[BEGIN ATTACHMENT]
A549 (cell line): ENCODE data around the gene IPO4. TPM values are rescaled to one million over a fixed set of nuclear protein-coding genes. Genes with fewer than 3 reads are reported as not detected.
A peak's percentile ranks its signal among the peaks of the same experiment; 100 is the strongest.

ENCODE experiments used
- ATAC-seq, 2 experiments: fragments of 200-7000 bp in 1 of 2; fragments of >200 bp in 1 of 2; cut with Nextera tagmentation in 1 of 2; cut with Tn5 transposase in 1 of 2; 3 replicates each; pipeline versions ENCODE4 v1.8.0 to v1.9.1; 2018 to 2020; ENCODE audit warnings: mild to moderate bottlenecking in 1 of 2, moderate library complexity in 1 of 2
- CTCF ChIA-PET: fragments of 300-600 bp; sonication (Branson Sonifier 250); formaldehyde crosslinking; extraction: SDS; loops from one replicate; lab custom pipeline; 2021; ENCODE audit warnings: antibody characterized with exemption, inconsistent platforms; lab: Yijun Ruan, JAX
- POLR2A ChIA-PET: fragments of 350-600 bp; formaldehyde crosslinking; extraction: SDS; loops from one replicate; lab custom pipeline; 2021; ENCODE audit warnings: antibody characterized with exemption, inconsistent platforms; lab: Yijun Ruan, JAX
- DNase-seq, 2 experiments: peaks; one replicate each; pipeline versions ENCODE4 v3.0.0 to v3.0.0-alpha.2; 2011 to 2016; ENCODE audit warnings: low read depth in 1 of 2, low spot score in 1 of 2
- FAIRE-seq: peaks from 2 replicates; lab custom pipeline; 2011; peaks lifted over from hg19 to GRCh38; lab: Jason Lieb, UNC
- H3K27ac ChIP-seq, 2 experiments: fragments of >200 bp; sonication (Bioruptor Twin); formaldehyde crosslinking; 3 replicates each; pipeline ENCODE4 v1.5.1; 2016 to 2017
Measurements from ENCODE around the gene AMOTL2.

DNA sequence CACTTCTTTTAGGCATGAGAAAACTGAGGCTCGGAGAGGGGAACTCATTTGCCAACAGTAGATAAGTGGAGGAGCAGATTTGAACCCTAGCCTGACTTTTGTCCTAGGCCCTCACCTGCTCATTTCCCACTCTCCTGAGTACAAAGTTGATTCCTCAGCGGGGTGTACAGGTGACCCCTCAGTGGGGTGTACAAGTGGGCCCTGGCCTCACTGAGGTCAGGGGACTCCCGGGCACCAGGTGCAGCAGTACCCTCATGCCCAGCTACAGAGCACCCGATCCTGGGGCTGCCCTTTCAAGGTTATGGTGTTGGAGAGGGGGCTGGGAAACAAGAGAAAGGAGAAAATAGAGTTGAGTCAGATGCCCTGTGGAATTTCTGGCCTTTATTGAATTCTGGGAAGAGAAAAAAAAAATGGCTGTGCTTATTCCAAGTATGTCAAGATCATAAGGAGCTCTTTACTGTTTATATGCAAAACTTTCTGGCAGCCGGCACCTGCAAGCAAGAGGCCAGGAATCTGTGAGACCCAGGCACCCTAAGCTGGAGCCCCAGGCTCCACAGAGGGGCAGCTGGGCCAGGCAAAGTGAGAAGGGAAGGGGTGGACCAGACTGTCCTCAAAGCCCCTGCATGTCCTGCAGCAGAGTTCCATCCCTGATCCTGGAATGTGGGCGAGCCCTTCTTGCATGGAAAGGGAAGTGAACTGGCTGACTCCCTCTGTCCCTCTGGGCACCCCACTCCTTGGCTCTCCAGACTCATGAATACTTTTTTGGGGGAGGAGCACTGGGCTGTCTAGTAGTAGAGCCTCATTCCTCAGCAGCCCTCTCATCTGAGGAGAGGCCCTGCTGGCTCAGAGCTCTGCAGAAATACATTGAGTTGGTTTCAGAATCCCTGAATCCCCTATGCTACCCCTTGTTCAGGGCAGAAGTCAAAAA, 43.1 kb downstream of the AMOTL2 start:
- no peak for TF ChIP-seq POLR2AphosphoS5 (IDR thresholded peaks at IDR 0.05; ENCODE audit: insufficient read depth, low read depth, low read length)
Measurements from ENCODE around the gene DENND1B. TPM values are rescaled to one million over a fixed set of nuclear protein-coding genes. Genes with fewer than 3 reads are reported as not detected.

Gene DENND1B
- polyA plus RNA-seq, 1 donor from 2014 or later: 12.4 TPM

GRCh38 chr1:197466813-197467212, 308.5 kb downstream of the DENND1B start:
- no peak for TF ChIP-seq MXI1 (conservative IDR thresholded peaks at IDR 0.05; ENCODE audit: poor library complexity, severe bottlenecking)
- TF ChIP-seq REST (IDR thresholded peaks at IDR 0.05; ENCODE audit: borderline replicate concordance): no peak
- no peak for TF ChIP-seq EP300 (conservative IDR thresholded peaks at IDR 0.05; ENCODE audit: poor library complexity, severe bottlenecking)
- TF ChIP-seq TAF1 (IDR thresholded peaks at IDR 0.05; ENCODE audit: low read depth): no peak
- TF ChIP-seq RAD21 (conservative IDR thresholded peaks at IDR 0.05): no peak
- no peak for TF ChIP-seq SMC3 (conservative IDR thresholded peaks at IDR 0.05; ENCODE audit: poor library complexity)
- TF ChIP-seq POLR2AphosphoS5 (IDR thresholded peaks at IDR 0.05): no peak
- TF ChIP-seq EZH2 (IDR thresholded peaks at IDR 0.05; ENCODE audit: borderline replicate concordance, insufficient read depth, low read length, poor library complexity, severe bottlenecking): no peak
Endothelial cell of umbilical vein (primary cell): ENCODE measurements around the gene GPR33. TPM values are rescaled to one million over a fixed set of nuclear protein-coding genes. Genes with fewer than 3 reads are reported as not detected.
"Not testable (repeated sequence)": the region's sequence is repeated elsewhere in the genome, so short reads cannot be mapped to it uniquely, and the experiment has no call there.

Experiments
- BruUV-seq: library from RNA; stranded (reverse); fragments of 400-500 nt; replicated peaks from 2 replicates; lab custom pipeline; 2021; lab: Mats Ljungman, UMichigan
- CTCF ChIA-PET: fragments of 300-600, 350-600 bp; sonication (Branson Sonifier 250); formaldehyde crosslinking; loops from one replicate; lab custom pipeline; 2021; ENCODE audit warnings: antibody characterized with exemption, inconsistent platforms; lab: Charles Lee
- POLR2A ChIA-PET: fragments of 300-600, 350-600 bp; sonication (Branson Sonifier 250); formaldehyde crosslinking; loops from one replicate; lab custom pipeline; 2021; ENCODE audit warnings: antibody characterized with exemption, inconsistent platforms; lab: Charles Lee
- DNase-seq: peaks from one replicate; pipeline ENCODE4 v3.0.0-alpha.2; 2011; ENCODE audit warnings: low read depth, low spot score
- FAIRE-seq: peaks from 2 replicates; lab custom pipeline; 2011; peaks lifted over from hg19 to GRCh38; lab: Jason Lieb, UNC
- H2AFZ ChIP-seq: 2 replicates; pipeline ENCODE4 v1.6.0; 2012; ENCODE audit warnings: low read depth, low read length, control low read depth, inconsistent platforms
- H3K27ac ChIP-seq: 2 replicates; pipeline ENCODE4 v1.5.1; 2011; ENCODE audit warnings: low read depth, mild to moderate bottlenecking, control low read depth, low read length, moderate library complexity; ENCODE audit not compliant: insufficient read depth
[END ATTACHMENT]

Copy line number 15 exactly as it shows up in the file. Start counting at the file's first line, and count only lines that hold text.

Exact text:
- polyA plus RNA-seq, 1 donor from 2014 or later: 12.4 TPM